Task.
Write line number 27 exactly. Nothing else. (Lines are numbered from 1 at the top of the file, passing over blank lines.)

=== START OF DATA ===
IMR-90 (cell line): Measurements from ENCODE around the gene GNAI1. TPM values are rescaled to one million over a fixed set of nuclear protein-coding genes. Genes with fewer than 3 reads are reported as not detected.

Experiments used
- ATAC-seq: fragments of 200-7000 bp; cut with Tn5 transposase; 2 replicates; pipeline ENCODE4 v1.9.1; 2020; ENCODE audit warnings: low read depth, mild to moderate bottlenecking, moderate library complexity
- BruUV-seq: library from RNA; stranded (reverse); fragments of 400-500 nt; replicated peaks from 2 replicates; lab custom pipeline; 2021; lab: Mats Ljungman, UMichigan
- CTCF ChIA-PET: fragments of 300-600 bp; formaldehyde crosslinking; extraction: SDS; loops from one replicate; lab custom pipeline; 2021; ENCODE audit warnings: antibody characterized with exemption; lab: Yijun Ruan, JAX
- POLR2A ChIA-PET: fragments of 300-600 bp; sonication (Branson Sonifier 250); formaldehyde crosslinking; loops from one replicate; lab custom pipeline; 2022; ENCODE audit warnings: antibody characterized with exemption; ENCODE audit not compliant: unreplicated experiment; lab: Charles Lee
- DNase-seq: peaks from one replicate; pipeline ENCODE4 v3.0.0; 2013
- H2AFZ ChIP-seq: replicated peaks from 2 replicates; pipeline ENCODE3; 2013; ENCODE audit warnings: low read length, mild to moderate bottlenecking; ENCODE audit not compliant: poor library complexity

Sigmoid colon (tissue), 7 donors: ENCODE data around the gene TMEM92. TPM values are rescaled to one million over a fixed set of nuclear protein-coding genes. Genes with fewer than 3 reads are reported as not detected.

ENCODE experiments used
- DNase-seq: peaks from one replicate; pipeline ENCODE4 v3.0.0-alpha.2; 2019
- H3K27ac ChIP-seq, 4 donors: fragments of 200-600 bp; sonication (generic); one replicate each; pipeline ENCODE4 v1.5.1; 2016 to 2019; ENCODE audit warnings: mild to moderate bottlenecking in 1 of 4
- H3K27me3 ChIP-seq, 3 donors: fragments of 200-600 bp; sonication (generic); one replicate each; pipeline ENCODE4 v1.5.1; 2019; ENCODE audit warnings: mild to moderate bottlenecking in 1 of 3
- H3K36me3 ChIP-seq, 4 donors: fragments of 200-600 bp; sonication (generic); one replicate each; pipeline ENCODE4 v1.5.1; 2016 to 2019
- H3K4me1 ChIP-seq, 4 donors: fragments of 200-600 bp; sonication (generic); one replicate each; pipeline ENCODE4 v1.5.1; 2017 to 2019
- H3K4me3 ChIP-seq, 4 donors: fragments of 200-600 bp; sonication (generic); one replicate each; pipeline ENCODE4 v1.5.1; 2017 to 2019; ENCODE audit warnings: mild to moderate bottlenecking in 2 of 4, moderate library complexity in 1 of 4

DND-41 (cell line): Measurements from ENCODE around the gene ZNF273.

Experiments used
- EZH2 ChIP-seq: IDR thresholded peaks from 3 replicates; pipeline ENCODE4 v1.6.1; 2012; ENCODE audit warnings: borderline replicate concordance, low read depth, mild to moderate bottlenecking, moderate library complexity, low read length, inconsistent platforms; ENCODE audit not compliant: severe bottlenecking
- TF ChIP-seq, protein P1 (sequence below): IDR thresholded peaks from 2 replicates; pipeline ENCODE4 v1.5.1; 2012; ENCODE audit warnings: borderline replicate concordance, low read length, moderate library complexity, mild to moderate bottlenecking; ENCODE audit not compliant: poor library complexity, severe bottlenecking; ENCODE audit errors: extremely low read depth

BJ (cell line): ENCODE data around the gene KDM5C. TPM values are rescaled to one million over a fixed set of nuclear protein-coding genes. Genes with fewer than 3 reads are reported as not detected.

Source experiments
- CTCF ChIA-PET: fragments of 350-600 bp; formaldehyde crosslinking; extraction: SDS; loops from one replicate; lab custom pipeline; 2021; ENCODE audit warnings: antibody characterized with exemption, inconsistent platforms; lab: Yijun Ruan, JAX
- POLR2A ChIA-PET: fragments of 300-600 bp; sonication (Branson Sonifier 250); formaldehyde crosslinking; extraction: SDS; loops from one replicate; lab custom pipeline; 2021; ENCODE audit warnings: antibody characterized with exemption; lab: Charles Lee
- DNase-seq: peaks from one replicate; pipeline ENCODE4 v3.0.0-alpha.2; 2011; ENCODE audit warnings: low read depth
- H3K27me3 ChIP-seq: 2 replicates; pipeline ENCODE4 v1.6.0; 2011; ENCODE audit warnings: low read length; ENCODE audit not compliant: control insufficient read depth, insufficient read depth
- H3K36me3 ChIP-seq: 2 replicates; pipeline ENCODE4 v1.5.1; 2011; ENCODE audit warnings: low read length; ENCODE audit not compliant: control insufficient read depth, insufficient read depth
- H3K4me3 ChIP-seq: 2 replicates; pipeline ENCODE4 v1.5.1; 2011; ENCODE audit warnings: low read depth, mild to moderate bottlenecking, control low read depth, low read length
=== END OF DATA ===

- H3K36me3 ChIP-seq: 2 replicates; pipeline ENCODE4 v1.5.1; 2011; ENCODE audit warnings: low read length; ENCODE audit not compliant: control insufficient read depth, insufficient read depth